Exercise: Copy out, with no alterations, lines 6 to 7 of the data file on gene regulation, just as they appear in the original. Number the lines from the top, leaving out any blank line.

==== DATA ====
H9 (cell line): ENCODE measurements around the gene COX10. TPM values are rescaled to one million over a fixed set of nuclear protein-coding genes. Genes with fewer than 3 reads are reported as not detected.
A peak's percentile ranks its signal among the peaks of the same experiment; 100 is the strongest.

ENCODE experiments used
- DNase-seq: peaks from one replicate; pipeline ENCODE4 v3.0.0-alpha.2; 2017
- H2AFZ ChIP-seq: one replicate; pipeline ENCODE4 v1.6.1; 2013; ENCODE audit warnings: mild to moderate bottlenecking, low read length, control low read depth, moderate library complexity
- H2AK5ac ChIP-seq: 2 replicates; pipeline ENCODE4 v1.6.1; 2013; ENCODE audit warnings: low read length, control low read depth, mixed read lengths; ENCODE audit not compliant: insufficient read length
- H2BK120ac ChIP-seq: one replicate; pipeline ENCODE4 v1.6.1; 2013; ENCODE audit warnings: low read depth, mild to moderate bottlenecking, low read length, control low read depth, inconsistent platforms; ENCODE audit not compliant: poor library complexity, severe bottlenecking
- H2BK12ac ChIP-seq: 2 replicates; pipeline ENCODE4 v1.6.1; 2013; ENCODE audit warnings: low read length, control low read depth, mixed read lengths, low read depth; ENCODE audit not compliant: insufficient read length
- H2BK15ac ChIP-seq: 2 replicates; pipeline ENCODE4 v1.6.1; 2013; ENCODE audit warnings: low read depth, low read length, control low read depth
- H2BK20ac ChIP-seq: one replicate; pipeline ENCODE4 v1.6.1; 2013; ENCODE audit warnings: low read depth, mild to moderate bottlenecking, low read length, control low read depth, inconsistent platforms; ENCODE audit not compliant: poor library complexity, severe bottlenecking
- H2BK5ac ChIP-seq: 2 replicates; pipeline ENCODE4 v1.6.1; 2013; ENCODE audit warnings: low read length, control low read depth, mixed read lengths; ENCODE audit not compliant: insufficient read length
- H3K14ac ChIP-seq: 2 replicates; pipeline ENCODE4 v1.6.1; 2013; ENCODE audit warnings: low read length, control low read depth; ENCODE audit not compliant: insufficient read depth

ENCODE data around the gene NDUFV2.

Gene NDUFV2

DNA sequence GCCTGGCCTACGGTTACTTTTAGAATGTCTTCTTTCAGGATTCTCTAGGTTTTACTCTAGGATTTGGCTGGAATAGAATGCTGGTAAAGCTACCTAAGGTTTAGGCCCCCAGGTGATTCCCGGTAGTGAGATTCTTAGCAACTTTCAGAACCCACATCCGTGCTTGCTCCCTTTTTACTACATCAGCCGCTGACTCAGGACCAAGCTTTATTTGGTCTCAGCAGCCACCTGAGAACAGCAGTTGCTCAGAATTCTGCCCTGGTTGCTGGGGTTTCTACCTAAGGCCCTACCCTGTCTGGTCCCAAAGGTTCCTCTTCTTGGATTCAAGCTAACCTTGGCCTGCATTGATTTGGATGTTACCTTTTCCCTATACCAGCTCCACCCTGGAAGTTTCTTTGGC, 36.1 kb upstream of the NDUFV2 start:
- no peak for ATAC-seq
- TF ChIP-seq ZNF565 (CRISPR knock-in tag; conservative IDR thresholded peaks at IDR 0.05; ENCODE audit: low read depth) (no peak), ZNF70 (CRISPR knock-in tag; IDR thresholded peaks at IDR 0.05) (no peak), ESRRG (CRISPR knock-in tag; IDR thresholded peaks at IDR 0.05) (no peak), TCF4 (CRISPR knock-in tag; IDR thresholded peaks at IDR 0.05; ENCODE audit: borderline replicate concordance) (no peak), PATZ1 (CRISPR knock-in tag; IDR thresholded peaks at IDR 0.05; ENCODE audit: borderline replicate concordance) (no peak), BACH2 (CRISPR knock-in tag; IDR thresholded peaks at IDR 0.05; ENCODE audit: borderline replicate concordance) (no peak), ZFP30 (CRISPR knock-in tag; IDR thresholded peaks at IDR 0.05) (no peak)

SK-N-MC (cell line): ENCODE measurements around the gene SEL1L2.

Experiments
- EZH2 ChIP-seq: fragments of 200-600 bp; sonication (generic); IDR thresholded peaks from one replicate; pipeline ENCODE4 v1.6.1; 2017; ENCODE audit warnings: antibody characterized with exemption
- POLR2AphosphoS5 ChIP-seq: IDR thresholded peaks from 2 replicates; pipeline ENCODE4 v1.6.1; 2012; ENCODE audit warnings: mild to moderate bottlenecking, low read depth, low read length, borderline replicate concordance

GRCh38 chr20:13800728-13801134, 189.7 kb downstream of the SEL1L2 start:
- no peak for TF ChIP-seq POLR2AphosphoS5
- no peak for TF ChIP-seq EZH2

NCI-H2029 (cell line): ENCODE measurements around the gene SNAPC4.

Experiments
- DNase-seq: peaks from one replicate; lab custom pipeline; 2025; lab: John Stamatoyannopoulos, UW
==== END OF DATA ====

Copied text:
- H2AK5ac ChIP-seq: 2 replicates; pipeline ENCODE4 v1.6.1; 2013; ENCODE audit warnings: low read length, control low read depth, mixed read lengths; ENCODE audit not compliant: insufficient read length
- H2BK120ac ChIP-seq: one replicate; pipeline ENCODE4 v1.6.1; 2013; ENCODE audit warnings: low read depth, mild to moderate bottlenecking, low read length, control low read depth, inconsistent platforms; ENCODE audit not compliant: poor library complexity, severe bottlenecking